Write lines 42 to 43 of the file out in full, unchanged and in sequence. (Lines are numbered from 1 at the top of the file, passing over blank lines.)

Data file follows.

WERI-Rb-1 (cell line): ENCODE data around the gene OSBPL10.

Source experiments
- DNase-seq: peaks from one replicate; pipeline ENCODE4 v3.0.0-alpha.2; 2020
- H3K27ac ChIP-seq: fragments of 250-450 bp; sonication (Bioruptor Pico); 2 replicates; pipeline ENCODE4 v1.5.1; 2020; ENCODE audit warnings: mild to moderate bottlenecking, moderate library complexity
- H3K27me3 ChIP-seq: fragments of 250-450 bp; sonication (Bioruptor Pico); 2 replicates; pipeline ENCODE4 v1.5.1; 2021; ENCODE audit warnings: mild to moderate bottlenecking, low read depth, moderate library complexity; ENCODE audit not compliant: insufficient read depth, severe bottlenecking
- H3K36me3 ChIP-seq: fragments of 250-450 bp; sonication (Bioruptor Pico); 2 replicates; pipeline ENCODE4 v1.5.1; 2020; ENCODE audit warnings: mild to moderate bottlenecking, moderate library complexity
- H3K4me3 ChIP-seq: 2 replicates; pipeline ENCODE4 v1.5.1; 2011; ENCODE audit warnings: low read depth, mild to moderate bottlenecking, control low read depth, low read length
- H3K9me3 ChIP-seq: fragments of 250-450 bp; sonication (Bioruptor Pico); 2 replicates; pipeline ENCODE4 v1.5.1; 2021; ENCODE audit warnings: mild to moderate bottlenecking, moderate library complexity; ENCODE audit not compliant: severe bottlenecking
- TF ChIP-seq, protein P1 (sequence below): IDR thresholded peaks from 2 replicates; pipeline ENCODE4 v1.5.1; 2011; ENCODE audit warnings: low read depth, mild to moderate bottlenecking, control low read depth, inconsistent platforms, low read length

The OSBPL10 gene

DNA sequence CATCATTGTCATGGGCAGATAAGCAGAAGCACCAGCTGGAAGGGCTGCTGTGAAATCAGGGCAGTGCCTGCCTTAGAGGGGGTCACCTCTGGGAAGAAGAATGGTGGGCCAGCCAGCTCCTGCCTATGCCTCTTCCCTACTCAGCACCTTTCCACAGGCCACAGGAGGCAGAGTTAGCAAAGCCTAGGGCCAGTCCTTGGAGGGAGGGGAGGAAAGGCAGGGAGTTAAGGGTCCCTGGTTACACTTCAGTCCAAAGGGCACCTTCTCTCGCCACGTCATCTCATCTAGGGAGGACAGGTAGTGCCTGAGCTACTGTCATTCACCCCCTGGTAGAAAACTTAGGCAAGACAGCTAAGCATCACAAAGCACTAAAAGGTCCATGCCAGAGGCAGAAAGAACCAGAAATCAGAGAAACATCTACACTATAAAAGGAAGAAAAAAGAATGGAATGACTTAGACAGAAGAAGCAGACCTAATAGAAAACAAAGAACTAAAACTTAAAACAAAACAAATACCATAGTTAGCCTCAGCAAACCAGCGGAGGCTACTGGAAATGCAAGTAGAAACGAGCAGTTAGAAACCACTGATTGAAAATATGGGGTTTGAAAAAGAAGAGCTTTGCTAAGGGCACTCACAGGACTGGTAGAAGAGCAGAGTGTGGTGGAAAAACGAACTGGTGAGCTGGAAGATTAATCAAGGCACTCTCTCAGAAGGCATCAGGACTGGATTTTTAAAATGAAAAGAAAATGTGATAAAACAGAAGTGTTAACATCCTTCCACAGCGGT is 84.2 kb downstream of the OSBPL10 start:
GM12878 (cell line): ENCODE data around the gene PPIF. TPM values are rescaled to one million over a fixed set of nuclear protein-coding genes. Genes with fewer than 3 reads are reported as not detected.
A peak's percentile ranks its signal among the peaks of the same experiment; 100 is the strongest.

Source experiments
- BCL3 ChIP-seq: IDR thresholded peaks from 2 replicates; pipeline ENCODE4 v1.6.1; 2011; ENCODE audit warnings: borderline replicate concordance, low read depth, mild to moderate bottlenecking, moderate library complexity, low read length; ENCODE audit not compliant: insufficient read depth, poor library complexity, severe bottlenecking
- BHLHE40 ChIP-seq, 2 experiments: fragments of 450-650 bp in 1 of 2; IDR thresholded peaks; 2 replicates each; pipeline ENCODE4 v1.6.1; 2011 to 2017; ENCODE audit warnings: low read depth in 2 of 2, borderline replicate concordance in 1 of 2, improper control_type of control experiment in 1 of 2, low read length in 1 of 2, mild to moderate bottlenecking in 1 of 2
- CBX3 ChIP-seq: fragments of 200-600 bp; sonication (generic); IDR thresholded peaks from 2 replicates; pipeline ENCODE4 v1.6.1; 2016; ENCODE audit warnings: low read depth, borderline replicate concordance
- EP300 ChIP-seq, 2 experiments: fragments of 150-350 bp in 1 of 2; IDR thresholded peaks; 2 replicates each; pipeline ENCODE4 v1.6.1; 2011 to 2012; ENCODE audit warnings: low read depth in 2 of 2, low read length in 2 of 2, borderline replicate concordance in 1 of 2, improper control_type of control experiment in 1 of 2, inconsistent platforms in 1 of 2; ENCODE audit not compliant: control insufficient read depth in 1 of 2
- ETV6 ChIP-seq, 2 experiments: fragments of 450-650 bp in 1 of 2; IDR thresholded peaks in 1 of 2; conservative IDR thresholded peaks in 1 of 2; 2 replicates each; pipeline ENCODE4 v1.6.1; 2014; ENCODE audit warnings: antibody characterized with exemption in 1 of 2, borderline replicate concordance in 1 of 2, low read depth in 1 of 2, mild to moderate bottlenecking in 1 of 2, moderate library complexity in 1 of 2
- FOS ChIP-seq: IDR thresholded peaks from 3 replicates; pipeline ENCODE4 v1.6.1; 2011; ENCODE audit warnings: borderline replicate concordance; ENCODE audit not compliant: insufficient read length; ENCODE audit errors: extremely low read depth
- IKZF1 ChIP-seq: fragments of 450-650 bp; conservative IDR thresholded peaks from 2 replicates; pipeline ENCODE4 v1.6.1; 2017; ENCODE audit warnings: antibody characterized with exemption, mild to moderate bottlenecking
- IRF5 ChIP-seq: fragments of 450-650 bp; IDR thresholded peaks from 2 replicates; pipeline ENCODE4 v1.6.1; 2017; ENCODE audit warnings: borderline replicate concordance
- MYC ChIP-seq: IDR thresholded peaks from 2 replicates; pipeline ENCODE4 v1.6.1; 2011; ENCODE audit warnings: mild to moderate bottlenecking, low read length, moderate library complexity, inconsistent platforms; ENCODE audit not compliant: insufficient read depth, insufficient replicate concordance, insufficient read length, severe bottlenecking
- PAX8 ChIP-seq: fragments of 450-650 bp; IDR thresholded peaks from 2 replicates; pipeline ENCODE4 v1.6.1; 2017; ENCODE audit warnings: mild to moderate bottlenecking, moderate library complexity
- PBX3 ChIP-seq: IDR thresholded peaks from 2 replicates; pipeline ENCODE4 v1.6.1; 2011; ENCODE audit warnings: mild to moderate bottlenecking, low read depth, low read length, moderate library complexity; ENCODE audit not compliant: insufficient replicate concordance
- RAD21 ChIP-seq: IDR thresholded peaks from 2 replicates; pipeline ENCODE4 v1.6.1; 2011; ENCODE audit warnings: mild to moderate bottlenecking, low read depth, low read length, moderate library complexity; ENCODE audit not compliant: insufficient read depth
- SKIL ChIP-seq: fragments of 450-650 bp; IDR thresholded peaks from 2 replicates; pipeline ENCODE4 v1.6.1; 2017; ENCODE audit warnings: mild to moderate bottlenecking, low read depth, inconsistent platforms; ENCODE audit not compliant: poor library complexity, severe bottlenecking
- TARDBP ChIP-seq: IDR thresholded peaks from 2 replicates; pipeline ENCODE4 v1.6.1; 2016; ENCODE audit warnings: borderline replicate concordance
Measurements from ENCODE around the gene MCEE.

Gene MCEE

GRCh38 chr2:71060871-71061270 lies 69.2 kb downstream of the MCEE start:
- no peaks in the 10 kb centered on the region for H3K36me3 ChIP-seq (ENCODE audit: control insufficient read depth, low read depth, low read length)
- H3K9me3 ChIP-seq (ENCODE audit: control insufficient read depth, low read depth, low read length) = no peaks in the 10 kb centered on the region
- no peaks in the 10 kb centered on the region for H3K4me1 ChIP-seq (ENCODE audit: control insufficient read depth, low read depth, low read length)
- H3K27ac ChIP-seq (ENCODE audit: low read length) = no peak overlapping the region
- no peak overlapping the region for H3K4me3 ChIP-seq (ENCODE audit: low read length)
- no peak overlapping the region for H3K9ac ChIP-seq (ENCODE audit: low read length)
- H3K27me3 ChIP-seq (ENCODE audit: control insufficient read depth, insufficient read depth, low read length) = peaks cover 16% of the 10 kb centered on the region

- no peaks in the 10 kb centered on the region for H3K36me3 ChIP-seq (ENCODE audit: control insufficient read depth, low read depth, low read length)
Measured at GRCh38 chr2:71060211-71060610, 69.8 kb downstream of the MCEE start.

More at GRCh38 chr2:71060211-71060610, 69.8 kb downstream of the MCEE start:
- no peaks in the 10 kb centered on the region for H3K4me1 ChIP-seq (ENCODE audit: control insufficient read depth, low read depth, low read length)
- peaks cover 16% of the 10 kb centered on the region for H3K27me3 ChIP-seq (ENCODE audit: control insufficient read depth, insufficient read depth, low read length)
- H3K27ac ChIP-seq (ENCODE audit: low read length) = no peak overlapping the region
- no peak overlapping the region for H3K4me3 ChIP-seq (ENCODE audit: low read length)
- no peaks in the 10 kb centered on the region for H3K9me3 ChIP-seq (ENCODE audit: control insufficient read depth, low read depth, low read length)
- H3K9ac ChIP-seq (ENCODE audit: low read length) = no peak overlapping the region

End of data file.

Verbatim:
- no peaks in the 10 kb centered on the region for H3K4me1 ChIP-seq (ENCODE audit: control insufficient read depth, low read depth, low read length)
- peaks cover 16% of the 10 kb centered on the region for H3K27me3 ChIP-seq (ENCODE audit: control insufficient read depth, insufficient read depth, low read length)